I’m not surprised this movie didn’t resonate with US audiences (still recovering from Battleship). The trailer looked arguably dumb. And I just didn’t care for another monster from the ocean/mass destruction plot. A friend reminded me Guillermo del Toro was behind the wheel, and that Mr. del Toro deserved the benefit of the doubt. My friend was right. I highly recommend it.
Despicable Me 2
Yes. You’re reading correctly. How despicable. What can I say? It made me laugh! Oddly enough, I enjoyed this movie more than Monster’s University (which surprised me). So I like kids movies, big woop, wanna fight about it?
Now You See Me
I randomly saw this film in a $2 theatre without knowing anything about it before hand. Considering so, I’m sure critics and people smarter than me didn’t care for it. But without high expectation or high opportunity cost, Now You See Me was great. So go see it! It’s even cheaper now (Redbox anyone?).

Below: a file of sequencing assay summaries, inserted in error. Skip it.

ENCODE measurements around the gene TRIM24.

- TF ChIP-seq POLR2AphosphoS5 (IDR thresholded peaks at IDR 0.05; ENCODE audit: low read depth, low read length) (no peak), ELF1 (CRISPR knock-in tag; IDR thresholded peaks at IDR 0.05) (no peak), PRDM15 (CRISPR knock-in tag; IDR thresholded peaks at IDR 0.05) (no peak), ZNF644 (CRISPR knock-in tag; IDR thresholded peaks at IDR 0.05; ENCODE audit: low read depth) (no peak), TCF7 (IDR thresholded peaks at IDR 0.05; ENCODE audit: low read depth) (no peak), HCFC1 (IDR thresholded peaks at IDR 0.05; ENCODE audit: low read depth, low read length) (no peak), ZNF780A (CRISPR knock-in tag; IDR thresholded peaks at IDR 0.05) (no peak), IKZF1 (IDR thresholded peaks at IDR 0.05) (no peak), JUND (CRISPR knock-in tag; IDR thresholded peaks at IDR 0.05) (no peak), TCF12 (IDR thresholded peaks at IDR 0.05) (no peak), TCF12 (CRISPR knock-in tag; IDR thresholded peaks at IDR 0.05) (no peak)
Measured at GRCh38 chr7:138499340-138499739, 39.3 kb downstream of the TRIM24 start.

Iron Man 3
I think I have super hero fatigue. The movie market (and my brain) is saturated with capes and masks. That said, Iron Man 3 was pretty good. Some say 3 was better than 1, I disagree. We saw Iron Man 3 at a Drive-In in California during winter. So there is always that influence. Everything is happier in California… and warmer… and I’m rambling.
Secret Life of Walter Mitty
My favorite movie of the year! Hands down. I haven’t loved a movie this much since Eternal Sunshine. Depending on how Walter Mitty holds up after a re-watch or two, it will probably make my Top 5 movies list. It’s also worth noting that I’m NOT a Ben Stiller apologist. However, he hit this one out of the park.
PS: Catching Fire isn’t in this list. It should be. I loved Catching Fire! One of my favorites of the year, for sure. Maybe when I have more time I’ll officially add it.
PPS: I haven’t seen The Hobbit yet. You can blame my wife.
There aren’t very many 2013 books here (actually none). Never fear! I read a bevy of older material this year. They are new to me, and that’s all that matters so BACK OFF.
Ernest Heminway-The Snows of Kilimanjaro